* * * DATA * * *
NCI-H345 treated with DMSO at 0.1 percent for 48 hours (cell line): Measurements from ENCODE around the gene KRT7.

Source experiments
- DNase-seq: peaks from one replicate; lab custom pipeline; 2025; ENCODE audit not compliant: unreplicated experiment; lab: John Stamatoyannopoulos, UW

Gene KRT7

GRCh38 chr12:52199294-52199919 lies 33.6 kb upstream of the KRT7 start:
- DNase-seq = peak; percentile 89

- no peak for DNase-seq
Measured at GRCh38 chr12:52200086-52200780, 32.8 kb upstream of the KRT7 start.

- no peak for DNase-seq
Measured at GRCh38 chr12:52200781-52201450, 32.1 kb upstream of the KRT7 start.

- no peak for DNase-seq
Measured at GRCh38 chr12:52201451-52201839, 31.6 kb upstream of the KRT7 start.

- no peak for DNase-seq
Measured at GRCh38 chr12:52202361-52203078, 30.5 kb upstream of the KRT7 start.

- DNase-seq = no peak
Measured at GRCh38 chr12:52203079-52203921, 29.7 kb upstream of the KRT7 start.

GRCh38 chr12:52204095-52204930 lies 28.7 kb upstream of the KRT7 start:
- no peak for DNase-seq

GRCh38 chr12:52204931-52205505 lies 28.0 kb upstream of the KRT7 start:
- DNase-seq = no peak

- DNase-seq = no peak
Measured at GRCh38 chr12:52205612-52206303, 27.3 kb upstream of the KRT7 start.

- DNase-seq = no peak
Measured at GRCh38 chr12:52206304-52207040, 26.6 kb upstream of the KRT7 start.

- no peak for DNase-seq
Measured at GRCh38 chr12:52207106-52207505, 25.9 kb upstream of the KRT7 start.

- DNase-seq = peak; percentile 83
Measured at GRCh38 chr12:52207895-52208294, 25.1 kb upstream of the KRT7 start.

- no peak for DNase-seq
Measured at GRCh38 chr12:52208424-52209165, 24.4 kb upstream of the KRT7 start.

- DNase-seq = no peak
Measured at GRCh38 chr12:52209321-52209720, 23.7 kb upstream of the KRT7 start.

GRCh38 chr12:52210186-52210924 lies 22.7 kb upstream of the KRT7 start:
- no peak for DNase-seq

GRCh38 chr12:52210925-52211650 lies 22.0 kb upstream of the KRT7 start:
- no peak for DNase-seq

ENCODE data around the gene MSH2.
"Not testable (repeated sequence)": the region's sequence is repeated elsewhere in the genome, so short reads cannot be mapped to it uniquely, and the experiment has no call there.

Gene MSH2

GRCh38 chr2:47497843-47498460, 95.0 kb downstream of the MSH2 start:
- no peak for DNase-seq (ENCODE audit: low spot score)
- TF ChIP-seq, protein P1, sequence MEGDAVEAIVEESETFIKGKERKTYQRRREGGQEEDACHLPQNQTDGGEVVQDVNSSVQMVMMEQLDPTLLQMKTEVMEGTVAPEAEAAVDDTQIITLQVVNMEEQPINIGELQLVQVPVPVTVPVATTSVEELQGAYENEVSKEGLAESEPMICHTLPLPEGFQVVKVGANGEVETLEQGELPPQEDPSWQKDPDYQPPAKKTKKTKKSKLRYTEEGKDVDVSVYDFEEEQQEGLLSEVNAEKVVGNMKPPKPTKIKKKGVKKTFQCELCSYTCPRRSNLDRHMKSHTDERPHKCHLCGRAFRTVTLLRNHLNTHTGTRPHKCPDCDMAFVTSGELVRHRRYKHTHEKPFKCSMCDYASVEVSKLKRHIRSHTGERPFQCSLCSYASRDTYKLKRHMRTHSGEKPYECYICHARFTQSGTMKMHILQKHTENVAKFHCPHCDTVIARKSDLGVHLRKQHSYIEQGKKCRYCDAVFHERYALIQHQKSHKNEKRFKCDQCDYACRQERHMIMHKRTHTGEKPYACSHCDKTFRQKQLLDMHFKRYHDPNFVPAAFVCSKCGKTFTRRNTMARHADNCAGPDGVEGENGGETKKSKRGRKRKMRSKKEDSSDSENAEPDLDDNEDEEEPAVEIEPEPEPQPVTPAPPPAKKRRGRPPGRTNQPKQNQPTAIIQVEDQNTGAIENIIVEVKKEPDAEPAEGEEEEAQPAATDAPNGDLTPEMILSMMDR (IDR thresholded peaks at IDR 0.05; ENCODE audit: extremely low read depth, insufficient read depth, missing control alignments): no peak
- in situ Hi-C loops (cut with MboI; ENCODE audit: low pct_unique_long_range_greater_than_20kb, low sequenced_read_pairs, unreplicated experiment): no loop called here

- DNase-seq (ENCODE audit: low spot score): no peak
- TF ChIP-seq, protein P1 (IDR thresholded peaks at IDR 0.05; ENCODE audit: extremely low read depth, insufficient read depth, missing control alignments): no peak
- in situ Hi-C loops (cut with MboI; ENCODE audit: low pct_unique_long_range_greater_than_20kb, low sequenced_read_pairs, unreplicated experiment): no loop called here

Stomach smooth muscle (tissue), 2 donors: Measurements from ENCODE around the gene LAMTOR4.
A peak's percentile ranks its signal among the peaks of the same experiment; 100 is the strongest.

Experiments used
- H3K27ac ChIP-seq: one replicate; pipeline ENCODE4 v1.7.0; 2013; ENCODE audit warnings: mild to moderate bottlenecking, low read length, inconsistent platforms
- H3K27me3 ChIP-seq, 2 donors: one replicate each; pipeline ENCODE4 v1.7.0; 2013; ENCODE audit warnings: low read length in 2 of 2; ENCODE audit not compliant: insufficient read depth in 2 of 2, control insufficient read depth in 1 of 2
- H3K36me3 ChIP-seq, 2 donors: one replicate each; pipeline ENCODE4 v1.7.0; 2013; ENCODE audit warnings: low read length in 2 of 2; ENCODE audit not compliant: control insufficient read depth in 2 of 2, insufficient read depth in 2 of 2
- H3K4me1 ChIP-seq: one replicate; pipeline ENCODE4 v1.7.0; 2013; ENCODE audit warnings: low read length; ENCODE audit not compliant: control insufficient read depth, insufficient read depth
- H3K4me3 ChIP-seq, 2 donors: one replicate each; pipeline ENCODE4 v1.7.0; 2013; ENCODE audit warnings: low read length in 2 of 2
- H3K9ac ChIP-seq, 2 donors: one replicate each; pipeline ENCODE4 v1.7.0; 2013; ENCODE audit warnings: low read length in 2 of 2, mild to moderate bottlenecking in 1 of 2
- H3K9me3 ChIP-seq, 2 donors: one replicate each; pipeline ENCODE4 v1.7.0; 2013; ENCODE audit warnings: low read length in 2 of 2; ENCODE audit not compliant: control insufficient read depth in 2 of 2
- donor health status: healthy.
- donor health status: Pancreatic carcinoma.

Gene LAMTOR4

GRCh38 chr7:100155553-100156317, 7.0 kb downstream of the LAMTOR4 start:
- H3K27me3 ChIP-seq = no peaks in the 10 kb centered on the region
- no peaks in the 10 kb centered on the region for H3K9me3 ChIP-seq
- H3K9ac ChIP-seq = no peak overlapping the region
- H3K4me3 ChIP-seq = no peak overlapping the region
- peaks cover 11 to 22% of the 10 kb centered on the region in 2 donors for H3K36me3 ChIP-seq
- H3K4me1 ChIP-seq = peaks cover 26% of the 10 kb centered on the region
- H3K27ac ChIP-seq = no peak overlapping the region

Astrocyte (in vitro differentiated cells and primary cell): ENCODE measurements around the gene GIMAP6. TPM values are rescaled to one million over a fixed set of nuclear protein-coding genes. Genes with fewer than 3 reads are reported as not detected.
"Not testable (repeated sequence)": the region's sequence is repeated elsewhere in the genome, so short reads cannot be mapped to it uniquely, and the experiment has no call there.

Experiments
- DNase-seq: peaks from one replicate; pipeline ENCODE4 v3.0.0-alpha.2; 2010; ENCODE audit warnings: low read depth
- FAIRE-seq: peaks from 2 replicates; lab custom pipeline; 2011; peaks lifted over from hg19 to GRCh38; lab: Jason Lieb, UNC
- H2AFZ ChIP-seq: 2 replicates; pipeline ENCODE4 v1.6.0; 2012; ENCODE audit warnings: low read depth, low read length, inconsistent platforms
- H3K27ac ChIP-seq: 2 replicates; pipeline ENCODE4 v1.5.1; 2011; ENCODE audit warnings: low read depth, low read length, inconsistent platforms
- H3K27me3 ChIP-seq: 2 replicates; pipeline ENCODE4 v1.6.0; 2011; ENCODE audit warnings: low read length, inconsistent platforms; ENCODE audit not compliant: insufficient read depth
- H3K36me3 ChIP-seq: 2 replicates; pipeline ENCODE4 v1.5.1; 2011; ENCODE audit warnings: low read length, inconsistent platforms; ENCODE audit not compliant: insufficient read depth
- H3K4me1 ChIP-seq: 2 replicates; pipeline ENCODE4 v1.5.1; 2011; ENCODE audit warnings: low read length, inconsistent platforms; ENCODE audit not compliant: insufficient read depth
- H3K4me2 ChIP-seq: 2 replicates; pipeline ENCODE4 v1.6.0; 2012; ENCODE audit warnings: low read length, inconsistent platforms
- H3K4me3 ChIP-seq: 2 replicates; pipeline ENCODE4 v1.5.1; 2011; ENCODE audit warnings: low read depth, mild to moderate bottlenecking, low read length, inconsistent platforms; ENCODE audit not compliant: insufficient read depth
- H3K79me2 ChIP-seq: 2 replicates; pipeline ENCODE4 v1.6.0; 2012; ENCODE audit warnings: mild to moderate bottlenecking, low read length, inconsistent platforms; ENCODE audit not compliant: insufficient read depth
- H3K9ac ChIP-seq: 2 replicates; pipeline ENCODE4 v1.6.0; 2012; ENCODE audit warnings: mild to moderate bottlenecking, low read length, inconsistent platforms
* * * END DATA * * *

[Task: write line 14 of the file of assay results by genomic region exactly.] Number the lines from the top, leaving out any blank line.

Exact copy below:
Measured at GRCh38 chr12:52202361-52203078, 30.5 kb upstream of the KRT7 start.